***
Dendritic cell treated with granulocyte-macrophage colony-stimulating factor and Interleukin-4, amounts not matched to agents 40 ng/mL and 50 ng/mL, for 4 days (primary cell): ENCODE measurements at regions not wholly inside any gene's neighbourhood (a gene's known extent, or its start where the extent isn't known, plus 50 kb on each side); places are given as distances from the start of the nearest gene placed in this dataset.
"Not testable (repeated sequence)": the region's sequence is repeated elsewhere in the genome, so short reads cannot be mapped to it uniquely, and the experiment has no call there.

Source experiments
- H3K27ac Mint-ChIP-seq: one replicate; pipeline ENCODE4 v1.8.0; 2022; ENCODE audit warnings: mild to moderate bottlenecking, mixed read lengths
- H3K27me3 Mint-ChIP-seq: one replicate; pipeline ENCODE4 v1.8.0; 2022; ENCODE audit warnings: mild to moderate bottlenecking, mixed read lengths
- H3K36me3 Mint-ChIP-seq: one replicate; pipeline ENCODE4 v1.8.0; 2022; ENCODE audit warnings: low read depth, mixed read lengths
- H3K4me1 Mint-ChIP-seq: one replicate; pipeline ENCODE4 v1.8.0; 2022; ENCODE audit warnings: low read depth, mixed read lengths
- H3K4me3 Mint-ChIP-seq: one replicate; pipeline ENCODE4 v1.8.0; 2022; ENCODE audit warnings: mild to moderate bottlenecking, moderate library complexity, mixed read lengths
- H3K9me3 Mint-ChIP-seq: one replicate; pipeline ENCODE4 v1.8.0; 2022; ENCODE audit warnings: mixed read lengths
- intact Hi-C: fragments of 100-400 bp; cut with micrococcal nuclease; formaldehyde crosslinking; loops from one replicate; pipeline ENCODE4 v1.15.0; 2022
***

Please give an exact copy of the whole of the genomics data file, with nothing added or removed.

Dendritic cell treated with granulocyte-macrophage colony-stimulating factor and Interleukin-4, amounts not matched to agents 40 ng/mL and 50 ng/mL, for 4 days (primary cell): ENCODE measurements at regions not wholly inside any gene's neighbourhood (a gene's known extent, or its start where the extent isn't known, plus 50 kb on each side); places are given as distances from the start of the nearest gene placed in this dataset.
"Not testable (repeated sequence)": the region's sequence is repeated elsewhere in the genome, so short reads cannot be mapped to it uniquely, and the experiment has no call there.

Source experiments
- H3K27ac Mint-ChIP-seq: one replicate; pipeline ENCODE4 v1.8.0; 2022; ENCODE audit warnings: mild to moderate bottlenecking, mixed read lengths
- H3K27me3 Mint-ChIP-seq: one replicate; pipeline ENCODE4 v1.8.0; 2022; ENCODE audit warnings: mild to moderate bottlenecking, mixed read lengths
- H3K36me3 Mint-ChIP-seq: one replicate; pipeline ENCODE4 v1.8.0; 2022; ENCODE audit warnings: low read depth, mixed read lengths
- H3K4me1 Mint-ChIP-seq: one replicate; pipeline ENCODE4 v1.8.0; 2022; ENCODE audit warnings: low read depth, mixed read lengths
- H3K4me3 Mint-ChIP-seq: one replicate; pipeline ENCODE4 v1.8.0; 2022; ENCODE audit warnings: mild to moderate bottlenecking, moderate library complexity, mixed read lengths
- H3K9me3 Mint-ChIP-seq: one replicate; pipeline ENCODE4 v1.8.0; 2022; ENCODE audit warnings: mixed read lengths
- intact Hi-C: fragments of 100-400 bp; cut with micrococcal nuclease; formaldehyde crosslinking; loops from one replicate; pipeline ENCODE4 v1.15.0; 2022